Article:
So... in the end, if you're going to study a different field, like frob said make sure the basics are still covered (algebra, calculus, combinatorics, statistics, algorithms) and look into something that would complement what you know. In my case I got Law & Business. But it could be as well medicine if you're into bioengineering (or... you know... the bioengineering career).

#5314894 Unroll

Posted by on 12 October 2016 - 02:47 PM

How old is that ATI card?

If it's too old you'll run into two problems:

  • Radeon HD 2000-4000: OpenGL propietary drivers are no longer updated. They're known for being a bit buggy now.
  • Pre-Radeon HD 2000 (i.e. ATI Radeon X1000 series): These cards are so bad it drove us crazy back in the day. Unrolling your loop 8 times could be hitting the limit of 256 instruction slots these cards had.

#5314889 Linear Sampler for Texture3D

Posted by on 12 October 2016 - 02:20 PM

Another thing to consider is mipmaps. If your UVWs vary too much, the GPU will be likely dropping to lower mips. And the results will be as good as the quality of the mip allows.

#5314671 Fast Approximation to memcpy()

Posted by on 11 October 2016 - 08:35 AM

Just map the same physical region to another virtual address. Same content, zero copy. Different addresses!

#5313465 Are games with large worlds compiled with fp:/fast?

Posted by on 01 October 2016 - 07:32 AM

AAA is a chaotic world. For instance the first releases of Skyrim were built without optimizations.

#5313445 Talent Systems Discussion

Posted by on 30 September 2016 - 11:19 PM

FFX has the sphere grid system. In a way, it's a skill tree in a specific layout, except there may be multiple paths to unlock a particular skill, some of them are short while others are longer.


FFV had a crystal job system. I can't remember exactly how it worked (it's been 11 years last time I played it); but you had several job classes your characters could switch (as story progressed you unlocked more job classes; some of them were optional through sidequests). Your chars had individual levels, and also class levels.

Your chars first needed to grow experience on that class before they were useful. e.g. if you had a lv 99 character but lv 1 as a white mage; he would have a lot of mana, but barely any useful spell (like Cure1). Mastering a job sometimes gave some side effects outside that job (i.e. permanent health or mana increase regardless of the current job, unlocking a few commands when going job-less)

You could only switch jobs outside of battle. Switching jobs was complex because if a character was a powerful black mage and then you suddenly made him a knight, you'll end up with a weak knight; and also you had to change his equipment. It was very fun, but also very hardcore and time consuming. Something great when I was younger and had the time, not so much now.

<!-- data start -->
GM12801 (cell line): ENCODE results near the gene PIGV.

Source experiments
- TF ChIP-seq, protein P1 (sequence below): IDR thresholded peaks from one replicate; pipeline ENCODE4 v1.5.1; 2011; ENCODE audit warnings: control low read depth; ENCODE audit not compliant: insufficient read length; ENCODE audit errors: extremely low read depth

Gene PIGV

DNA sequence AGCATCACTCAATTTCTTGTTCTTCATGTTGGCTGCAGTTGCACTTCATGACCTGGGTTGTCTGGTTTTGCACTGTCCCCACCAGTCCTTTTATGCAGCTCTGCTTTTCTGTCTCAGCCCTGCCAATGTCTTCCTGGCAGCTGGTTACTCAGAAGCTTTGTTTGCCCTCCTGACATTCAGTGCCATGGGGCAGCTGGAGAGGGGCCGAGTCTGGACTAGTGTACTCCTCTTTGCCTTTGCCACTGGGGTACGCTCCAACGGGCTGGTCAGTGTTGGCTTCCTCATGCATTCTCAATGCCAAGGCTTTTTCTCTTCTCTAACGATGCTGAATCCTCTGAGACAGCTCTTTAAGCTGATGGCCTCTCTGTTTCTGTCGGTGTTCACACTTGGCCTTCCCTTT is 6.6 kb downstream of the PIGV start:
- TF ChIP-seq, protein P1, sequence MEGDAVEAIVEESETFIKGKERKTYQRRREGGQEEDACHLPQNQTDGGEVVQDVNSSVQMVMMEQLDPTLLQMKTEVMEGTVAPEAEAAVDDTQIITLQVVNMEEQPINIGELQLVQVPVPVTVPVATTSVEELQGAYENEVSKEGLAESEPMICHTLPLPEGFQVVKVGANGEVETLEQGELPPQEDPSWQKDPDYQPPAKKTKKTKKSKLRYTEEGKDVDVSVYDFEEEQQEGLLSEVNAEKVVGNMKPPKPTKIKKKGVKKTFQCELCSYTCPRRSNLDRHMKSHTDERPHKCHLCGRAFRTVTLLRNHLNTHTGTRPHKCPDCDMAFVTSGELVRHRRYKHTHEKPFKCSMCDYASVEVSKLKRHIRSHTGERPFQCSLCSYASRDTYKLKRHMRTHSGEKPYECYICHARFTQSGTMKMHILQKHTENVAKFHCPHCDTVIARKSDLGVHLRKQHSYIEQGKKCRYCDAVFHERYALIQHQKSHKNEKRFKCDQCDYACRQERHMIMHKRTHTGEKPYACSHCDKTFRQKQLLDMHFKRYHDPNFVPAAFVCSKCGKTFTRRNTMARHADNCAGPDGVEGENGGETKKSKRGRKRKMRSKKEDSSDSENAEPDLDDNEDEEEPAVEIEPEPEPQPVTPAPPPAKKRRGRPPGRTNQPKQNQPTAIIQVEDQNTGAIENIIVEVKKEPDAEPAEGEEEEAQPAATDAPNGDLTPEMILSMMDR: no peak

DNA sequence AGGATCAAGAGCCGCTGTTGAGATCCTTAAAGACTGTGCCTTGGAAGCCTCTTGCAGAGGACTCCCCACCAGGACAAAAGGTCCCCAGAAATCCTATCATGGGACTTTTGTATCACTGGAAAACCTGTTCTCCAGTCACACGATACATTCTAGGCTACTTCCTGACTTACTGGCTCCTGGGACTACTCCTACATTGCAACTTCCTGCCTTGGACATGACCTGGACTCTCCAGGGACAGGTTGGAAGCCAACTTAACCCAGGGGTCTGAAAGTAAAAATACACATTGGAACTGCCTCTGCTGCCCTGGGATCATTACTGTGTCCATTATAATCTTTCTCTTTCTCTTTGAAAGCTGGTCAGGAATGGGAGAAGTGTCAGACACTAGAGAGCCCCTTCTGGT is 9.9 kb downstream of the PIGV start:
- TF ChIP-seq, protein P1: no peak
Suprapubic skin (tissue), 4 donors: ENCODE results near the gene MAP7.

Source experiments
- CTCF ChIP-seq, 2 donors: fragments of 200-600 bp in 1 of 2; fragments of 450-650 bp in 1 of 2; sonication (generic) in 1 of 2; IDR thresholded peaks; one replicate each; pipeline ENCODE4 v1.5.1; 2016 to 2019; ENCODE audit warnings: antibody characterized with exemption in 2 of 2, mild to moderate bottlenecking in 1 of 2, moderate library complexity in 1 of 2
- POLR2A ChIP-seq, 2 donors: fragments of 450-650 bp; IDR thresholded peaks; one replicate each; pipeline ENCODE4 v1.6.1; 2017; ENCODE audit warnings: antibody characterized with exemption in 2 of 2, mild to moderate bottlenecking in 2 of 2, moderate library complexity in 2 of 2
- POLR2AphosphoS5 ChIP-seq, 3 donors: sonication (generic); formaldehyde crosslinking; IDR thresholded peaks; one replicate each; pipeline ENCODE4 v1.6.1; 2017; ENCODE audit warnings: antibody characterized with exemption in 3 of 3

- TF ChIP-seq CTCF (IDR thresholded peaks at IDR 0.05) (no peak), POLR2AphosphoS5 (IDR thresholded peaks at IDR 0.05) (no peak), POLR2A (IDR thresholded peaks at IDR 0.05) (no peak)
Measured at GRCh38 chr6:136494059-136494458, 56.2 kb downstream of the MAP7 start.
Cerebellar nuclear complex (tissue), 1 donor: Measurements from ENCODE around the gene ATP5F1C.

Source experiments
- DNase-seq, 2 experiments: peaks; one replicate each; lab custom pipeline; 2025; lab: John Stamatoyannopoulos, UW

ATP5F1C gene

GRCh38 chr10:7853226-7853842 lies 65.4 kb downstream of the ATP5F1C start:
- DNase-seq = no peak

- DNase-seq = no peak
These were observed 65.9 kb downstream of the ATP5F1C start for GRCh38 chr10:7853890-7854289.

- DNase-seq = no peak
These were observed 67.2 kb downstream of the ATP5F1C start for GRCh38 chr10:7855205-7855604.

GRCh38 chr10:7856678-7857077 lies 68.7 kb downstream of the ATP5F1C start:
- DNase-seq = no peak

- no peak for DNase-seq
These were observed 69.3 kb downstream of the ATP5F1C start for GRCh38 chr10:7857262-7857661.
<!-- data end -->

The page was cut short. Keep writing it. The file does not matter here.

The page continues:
#5313234 peekmessage while vs if (main/game loop)

Posted by on 29 September 2016 - 07:12 AM

Just in case vstrakh's answer isn't clear, first one is right, second one is wrong (it will process only one event per frame).

#5313127 Why do new engines change their file extensions and formats all the time?

Posted by on 28 September 2016 - 05:32 PM

It seems that backward compatibility is not possible when changing file formats. -_-

It's not that it's impossible, but rather that we don't want to or we don't care.


Games are loading proprietary file formats and they do not owe anyone the obligation to maintain any kind of backwards or forward compatibility (as it does happen with MS Office, Maya, Blender, 3DS Max, GIMP, Photoshop, etc). These files are for internal use only.


Furthermore backwards compatibility limits flexibility & performance. A newer format may store the same data but in a different layout. For example the new format may have decided to reverse the order in which LODs are stored so they get parsed first, streamed & displayed while the higher quality LODs are still loading in the background.

Why they weren't stored in reverse order in the first place? Maybe an oversight, a mistake, or simply because years ago the engine didn't support background streaming; or mesh loading was not a performance concern at all.

#5312931 Stencil Write with Clip/Discard

Posted by on 27 September 2016 - 05:25 PM

No, unless you've forced early Z via earlydepthstencil (HLSL) or early_fragment_tests (GLSL) as the stencil operation will happen before the pixel shader discards the fragment.